I recently saw a quote: Don’t try make your kids have more than you; try to make them better than you. Good advice. Yet our grown children need to have enough money to live on and to raise their families. So we try to teach them about money and about treating others with respect. We live in changing times, so it’s a challenge to guide them toward “success.”
How Do You Define Success?
How do I define success? In our case, we just wanted our four kids to be able to support themselves and their families. We also wanted them to be happy with their lives, be caring individuals, and be of benefit to society. All four kids are grown and are successful in those ways. One is a researcher in biological sciences, one is a civil engineer, one works for an energy company, and one works in high tech electrical research. For a while one of them was an engineering professor at a well-known university and one does some teaching as part of their job. One is a part-time salesperson representing their company around the world. So yes, they can support themselves. They are building loving families of their own. Not everyone has to go to college, but in our situation, education was key. It was the path to making a good life.
What helped our kids get into college and complete their degrees? Several things.
1. We had a stable home life. My husband’s job was not completely secure, but he worked at the same company until he was forced to take early retirement. We did not have to worry about money, but we were very careful with our money.
2. We put our kids first in nearly everything. Everything was about giving them opportunities to learn something. We spent a lot of time with them and had many conversations about the things we valued. We didn’t spend much money on trips, but we did take in every free museum and free concert that we could. We did not “spoil” them by making them feel they were God’s gift to the world or anything. We just let them know that they were very important to us. We invested our time and plenty of love. They knew it and felt it. At least that’s what they tell us today.
3. We let our kids know that school was important. We’d go over their homework with them to be sure they understood everything. They did the work, but we were available to help. We did not allow tv until their homework was finished. No distractions! My being a former teacher did help of course, but I believe any parent can be involved in their child’s school work. If you don’t understand it, have the kid attempt to explain it to you. They will learn it better that way too!
Sometimes I see parents who put huge pressure on their kids to make good grades. That’s not a good idea in my opinion. When a kid gets tense and nervous about school, they actually do worse and often reject school work altogether. If you put the emphasis on understanding the material and learning how to learn you will get the best results. At least that’s my experience as a teacher and mom. I’d always tell them that the better they did in school, the more choices they’d have as adults. That seemed to sink in.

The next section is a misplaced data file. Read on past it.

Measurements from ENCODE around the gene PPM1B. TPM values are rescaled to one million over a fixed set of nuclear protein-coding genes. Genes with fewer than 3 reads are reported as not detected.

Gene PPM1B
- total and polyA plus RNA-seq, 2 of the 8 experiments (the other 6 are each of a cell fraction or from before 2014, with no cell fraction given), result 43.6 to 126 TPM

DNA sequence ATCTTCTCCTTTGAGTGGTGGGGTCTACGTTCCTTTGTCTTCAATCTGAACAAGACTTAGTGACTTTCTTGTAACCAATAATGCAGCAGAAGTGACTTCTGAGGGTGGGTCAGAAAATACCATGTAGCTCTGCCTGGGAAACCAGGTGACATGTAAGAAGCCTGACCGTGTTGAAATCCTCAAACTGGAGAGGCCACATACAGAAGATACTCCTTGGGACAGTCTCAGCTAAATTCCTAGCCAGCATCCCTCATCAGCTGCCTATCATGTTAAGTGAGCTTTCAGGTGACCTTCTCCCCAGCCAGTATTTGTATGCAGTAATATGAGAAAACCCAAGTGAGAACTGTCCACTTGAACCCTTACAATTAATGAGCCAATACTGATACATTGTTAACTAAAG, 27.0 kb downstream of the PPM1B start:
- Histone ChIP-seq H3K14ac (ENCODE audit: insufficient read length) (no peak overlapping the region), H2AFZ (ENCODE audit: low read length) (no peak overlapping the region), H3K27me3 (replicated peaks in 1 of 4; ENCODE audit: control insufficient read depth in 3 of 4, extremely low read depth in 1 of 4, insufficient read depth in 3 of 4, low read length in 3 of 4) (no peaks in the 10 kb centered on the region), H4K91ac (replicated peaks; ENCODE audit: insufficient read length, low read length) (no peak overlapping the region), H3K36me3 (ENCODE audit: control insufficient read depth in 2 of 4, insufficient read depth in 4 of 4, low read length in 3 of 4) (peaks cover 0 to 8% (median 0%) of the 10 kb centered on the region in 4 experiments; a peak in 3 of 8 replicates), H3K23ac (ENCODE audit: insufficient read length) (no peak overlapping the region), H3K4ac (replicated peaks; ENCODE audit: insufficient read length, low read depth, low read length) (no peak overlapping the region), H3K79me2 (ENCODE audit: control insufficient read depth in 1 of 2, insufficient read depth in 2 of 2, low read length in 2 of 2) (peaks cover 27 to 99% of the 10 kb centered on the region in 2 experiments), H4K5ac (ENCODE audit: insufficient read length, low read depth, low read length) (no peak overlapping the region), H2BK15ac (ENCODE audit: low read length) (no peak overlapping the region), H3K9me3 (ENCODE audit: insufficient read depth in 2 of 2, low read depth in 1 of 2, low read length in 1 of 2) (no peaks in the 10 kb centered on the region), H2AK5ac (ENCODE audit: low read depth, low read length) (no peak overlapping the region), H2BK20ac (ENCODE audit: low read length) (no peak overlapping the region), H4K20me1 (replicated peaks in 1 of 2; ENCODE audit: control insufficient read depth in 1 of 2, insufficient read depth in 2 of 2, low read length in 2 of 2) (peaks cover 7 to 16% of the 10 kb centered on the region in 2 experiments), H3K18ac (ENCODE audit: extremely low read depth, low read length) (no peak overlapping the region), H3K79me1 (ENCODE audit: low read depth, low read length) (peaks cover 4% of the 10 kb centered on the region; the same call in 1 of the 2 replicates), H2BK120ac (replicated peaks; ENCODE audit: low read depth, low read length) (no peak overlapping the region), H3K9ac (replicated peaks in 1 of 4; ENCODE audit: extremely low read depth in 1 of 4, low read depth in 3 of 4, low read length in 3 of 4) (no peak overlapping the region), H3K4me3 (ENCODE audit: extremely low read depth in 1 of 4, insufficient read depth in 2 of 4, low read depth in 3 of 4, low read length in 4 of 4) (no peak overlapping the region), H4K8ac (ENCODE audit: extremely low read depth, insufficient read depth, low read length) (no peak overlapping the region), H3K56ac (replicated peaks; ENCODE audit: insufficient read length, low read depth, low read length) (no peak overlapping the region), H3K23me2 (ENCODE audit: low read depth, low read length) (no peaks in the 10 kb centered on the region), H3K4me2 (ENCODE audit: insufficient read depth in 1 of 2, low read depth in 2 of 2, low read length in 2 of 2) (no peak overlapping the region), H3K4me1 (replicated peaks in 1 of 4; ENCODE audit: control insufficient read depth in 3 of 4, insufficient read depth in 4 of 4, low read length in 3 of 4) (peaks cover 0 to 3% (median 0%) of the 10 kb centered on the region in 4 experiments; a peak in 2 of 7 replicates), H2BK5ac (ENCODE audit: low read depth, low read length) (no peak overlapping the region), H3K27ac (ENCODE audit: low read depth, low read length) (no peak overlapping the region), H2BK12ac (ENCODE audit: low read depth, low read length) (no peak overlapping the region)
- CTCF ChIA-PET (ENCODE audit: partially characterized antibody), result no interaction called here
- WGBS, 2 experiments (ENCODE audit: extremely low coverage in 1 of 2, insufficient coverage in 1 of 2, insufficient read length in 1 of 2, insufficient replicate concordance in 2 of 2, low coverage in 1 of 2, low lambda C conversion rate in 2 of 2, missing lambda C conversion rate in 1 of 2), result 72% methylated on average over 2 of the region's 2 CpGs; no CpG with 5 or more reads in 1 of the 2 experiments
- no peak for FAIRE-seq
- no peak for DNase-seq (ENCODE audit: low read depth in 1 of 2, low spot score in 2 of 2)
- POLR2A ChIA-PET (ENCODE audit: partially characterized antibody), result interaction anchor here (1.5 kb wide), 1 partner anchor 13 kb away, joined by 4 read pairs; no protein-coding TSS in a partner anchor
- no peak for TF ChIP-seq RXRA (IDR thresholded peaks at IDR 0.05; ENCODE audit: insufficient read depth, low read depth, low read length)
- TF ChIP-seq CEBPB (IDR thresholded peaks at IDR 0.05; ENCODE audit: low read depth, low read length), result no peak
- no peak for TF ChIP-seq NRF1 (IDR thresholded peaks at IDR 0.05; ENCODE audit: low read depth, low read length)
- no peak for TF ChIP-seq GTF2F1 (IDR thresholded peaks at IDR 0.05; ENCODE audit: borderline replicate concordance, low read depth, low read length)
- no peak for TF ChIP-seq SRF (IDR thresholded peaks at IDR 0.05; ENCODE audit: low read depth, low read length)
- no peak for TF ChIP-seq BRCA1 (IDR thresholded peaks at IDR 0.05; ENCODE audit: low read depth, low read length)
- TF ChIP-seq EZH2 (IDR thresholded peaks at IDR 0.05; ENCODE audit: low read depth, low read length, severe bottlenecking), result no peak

4. They always knew that they would go to college. It was a given. We didn’t preach it, we’d just mention, “and when you are in college . . . ”
5. We encouraged the kids to follow their interests and try new things as well. We did talk a lot about science and engineering because that’s what my husband was interested in. It was common to take a walk as a family in the evening and have the conversation turn to the planets, gravity, or cells. Road trips often involved similar conversations at various times. This is all my husband’s doing because he is obsessed with science and mechanical things. As it turned out, that influenced all four of our kids to go into engineering. Family conversations can have a big influence!
Bonus: 4 Scholarships
A bonus for our family finances was that all four kids got scholarships to college. Not all of them kept their scholarships (mainly due to girlfriends), but at least it saved us money for some of the years. And one of them got a full cost of attendance scholarship for 4 years that included room and board. That really helped our finances!
How Is Today’s Situation Different?
Not everyone can have a financially stable home, especially during the Great Recession. But we can work toward that as a goal and create a nurturing family atmosphere to compensate for financial ups and downs. College is not a guarantee of a job anymore. College debt is a huge problem that takes a lot of sacrifice to pay off. If my kids were in high school now, I’d advise them to research very carefully various careers. Find out what the average starting salary for a particular degree is and what the unemployment rate is for people coming out of college with that degree. Some kids will do this on their own, but many will need parents or other adults to help with this. Click here for my post: The Best College Majors to Pay Off College Loans.
What Still Works Today?
Some things that still hold true: taking a close interest in what you child is learning at school and knowing if they are really understanding it or not. Be supportive and not critical while helping them with school work. Make sure your child knows how much you love them. Plan lots of activities with the whole family if possible. Have fun together. Have lots of conversations. Know who their friends are and try to keep good influences in their lives. Read books to them and with them.
When should you start this? How about right now? I wouldn’t use flash cards with a baby as some do, but I would include age appropriate songs and books.
Watch your children grow and unfold into the fantastic adults they are capable of becoming. It’s a beautiful thing to see.
Check out this list for more ideas: